Norbertines prostrating

Norbertines hold Special Vespers Prayers

Vespers with prayers of reparation for all victims of sexual abuse was held on Monday, March 1 at St. Norbert Abbey. At the beginning of the prayer service, many Norbertines laid on the ground before the altar. This a traditional sign of penance and sorrow before praying the Litany of the Sacred Heart.

Sisters group photo with Crucifix

Norbertine Women in the U.S.

By Rosemary Sands, DML, Director of the Center for Norbertine Studies at St. Norbert College


Norbertine Canonesses of the Bethlehem Priory of St. Joseph

A Cloistered Community in Tehachapi , California

Founded in 1997 by St. Michael’s Abbey in Orange, California, the Bethlehem Priory of St. Joseph is the first community of Norbertine Canonesses in the United States. It began with five women, who initially lived together near the abbey where they helped on a daily basis. They were given permission to start a Norbertine community of cloistered nuns and now number more than 40 canonesses. They have outgrown their living quarters twice and are raising funds for an expansion project that will include a new chapel and additional cells for the sisters. The community devotes itself to prayer and manual labor. The sisters raise chickens, cows, goats and sheep, make their own cheese (not yet for sale to the public), and a variety of baked goods (macaroons, biscotti, granola), jams, and apothecary items (lip balm, lotions and soap), which they sell through their gift shop, in person and online. They also have a very successful dog breeding program, “Priory Puppies,” raising and training Labrador retrievers, Anatolian Shepherd Dogs and purebred McNabs.


Congregation of Norbertine Sisters

An Active Community in Wilmington/Costa Mesa, California

In 2006 during the General Chapter meeting, Fr. Thomas Nelson from St. Michael’s Abbey in California met with two sisters who were at the meeting as representatives of the Congregation of Norbertines in the Slovak and Czech Republic. Fr. Thomas asked if the sisters would consider establishing a community of active Norbertine sisters in the U.S. The sisters visited California in 2009 for the first time and agreed to Fr. Nelson’s request, but first they had to learn English. 

As guests of St. Norbert Abbey in De Pere, Wisconsin, three sisters from the community of Vrbové in Slovakia (Sr. Adriana, Sr. Benedikta, and Sr. Magdalena) studied in the English as a Second Language program at St. Norbert College during the 2010 fall semester. They lived in the campus priory during the week and at St. Norbert Abbey on the weekends.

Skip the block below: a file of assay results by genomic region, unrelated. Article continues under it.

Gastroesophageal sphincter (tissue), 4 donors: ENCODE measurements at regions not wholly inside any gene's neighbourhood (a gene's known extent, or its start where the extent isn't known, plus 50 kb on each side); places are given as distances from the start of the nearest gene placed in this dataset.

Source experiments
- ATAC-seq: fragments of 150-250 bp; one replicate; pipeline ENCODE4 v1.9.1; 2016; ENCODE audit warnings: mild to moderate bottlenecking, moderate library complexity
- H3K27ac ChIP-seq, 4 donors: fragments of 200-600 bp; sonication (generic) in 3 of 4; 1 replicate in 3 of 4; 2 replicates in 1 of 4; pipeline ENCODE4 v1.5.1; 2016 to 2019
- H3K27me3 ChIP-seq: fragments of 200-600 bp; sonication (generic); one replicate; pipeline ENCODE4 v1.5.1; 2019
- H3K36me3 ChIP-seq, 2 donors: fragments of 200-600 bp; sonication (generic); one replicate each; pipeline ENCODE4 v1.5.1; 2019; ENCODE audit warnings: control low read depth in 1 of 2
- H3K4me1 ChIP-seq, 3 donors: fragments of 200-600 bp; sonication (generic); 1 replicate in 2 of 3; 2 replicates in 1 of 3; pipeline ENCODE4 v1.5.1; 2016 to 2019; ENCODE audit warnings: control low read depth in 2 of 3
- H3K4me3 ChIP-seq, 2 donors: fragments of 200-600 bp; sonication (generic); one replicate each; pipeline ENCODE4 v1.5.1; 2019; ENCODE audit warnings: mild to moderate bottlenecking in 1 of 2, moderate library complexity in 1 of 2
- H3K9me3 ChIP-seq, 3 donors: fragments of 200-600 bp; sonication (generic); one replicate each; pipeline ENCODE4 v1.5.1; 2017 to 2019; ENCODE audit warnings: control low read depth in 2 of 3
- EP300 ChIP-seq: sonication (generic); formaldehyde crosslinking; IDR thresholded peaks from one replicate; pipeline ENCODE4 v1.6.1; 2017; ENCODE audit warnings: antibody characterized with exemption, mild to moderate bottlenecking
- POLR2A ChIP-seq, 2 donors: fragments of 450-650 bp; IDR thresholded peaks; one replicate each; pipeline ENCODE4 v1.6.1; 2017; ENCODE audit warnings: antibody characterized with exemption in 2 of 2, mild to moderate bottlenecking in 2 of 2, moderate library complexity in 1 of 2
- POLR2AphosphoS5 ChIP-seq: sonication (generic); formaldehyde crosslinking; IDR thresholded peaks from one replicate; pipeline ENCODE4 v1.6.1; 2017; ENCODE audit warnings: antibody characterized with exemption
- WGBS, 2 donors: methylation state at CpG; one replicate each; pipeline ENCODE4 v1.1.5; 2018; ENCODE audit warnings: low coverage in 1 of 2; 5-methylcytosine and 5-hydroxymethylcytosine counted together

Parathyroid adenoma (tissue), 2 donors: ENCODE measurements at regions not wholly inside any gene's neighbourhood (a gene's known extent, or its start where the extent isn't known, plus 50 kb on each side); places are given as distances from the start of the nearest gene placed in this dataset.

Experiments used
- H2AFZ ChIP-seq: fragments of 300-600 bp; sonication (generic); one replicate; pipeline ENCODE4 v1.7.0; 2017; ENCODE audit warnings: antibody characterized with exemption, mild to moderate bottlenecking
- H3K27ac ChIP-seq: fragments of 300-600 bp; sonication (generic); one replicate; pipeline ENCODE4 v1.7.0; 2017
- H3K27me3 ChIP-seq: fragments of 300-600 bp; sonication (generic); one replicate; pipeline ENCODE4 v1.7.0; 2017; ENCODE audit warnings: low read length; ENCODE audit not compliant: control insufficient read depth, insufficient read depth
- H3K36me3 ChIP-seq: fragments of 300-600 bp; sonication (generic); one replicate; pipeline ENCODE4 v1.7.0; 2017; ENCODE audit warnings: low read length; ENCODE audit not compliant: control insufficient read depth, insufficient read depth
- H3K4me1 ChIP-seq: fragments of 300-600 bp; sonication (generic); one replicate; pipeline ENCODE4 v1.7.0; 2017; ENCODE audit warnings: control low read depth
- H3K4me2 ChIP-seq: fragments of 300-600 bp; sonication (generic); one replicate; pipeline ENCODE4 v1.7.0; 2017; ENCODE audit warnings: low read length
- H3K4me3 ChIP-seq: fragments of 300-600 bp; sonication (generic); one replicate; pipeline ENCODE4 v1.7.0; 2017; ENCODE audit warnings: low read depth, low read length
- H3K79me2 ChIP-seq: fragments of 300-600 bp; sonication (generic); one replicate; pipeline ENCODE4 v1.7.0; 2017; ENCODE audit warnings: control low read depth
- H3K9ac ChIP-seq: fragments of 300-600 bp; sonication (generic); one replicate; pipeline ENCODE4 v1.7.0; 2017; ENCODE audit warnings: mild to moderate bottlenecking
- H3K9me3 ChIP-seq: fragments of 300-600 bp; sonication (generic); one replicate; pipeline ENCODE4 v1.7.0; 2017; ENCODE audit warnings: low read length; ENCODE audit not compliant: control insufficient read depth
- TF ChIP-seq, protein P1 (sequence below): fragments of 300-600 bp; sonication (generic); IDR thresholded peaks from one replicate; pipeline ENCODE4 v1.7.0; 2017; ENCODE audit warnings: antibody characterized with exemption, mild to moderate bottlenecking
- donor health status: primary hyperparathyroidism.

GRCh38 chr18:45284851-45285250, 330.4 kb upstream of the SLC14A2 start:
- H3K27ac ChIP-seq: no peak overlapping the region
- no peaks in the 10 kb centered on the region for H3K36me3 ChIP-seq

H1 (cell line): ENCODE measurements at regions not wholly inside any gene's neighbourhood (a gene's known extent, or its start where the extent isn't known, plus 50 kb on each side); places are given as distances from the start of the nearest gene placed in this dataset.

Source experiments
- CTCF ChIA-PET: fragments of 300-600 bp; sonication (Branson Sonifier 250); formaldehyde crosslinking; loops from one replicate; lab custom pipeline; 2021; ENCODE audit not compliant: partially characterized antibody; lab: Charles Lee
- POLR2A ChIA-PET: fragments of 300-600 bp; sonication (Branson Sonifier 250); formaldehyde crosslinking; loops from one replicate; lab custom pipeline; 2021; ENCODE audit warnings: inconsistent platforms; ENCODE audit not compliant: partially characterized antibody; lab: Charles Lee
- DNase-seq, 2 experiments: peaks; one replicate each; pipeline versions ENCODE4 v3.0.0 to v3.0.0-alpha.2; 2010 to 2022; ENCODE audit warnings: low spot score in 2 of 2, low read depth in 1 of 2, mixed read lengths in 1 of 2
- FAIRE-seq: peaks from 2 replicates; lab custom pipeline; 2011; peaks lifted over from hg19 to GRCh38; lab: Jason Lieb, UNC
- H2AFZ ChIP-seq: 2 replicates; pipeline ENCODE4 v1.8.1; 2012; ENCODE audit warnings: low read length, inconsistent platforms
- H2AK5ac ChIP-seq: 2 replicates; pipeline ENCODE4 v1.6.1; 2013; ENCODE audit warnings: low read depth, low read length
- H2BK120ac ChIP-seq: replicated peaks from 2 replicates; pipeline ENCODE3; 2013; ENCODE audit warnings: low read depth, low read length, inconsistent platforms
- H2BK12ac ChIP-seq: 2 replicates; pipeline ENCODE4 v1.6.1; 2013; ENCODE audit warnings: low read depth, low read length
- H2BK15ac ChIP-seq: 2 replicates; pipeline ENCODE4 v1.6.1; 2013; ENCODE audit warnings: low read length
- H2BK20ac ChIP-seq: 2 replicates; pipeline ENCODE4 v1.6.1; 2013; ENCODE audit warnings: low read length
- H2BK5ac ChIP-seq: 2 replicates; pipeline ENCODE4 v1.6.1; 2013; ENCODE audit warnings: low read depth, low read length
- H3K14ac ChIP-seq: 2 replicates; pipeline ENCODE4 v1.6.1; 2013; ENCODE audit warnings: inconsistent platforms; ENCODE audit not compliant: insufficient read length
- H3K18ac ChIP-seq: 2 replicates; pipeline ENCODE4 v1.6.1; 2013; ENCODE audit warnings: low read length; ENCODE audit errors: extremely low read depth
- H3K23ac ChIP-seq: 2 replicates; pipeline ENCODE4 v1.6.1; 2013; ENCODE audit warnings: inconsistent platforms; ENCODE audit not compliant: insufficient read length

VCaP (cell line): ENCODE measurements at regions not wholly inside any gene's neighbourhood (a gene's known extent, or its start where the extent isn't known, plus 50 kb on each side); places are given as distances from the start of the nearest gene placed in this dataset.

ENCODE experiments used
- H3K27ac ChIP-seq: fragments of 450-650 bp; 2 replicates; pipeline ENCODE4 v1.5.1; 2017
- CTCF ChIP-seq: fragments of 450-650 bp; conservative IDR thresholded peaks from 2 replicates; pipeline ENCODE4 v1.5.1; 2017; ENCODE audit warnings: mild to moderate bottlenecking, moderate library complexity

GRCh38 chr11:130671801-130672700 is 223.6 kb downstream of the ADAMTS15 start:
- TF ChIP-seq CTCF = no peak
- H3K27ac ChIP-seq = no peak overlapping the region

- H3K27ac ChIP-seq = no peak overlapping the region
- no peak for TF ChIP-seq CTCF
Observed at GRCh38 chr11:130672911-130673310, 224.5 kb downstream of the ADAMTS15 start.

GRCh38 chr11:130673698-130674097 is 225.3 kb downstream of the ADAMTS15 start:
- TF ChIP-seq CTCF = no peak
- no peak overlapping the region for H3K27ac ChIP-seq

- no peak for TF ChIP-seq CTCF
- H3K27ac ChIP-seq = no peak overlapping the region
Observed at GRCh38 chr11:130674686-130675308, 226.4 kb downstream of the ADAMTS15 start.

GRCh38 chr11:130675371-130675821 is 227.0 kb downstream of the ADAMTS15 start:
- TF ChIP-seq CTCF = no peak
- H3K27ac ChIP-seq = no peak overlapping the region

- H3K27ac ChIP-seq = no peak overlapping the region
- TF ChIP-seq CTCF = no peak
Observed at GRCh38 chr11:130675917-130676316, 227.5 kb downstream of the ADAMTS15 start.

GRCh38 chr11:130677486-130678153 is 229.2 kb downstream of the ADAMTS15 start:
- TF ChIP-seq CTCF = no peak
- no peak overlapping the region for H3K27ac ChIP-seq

In 2011, Sr. Adriana, Sr. Benedikta, and Sr. Roberta moved to California to start the first community of active Norbertine sisters in the U.S. They started out at Ss. Peter & Paul Parish in Wilmington, and then expanded to St. John the Baptist Parish in Costa Mesa, also. There are now 12 members; some are still in formation. The sisters help in the parish schools, the parish bookstore, and serve the poor in Wilmington through their more than 700-family Poverty Program. 

Rosemary Sands, DML, is the Director of the Center for Norbertine Studies at St. Norbert College. Previously, she was she was an adjunct and visiting instructor in modern foreign languages and literature (Spanish and Italian), and later served as director of study abroad from 2002 until 2015.She earned her doctorate in Spanish and Italian from Middlebury College and has a special interest in the history of Norbertines in Spain (1143-1835).

Canon Bruce Memorial Organ Concert: Daniel Schwandt

Saturday May 18 at 2:00pm 

Daniel Schwandt is a doctoral student in organ performance at the University of Notre Dame and Music Associate at Gloria Dei, South Bend, IN.  Formerly he served as Cantor of Immanuel Lutheran Church, Chicago, Cantor to the Seminary Community at the Lutheran School of Theology at Chicago, and Cantor of Augustana Lutheran Church of Hyde Park (Chicago). He holds degrees in organ and church music from St. Olaf College and the University of Notre Dame. Daniel’s compositions are published through Augsburg Fortress and MorningStar Music, and  he is active as a recitalist, hymn festival leader, and workshop presenter.

Newly released “Green Book” and “Open Wide Our Hearts” place U.S. Racism Front and Center

By Br. Steve Herro, O. Praem.

“You have formed us for Yourself, O Lord, and our hearts are restless until they rest in You.” —St. Augustine | Confessions 1.1